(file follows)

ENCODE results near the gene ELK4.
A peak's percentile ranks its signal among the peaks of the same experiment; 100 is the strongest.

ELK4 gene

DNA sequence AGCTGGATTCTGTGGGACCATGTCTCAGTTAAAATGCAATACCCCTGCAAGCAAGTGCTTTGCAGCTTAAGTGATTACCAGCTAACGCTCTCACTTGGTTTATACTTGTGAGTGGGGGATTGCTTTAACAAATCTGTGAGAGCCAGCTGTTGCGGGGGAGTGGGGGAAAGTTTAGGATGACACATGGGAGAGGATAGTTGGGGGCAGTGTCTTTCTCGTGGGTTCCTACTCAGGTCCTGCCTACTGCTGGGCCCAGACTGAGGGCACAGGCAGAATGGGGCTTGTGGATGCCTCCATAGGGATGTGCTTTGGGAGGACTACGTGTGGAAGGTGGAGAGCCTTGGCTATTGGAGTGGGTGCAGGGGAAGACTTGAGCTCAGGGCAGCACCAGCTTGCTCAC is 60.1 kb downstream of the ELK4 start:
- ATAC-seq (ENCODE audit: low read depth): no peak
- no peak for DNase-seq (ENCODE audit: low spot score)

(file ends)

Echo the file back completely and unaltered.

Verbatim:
ENCODE results near the gene ELK4.
A peak's percentile ranks its signal among the peaks of the same experiment; 100 is the strongest.

ELK4 gene

DNA sequence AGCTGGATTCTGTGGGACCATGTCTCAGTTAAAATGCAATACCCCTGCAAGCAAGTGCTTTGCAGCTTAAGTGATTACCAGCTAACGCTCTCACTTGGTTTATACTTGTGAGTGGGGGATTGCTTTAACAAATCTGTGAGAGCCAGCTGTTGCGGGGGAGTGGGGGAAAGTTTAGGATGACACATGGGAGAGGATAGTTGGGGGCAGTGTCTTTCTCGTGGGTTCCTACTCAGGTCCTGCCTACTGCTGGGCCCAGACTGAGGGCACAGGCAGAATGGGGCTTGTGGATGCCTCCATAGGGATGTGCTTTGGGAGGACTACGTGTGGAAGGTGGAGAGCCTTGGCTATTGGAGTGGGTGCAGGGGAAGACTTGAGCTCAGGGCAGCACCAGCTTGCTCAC is 60.1 kb downstream of the ELK4 start:
- ATAC-seq (ENCODE audit: low read depth): no peak
- no peak for DNase-seq (ENCODE audit: low spot score)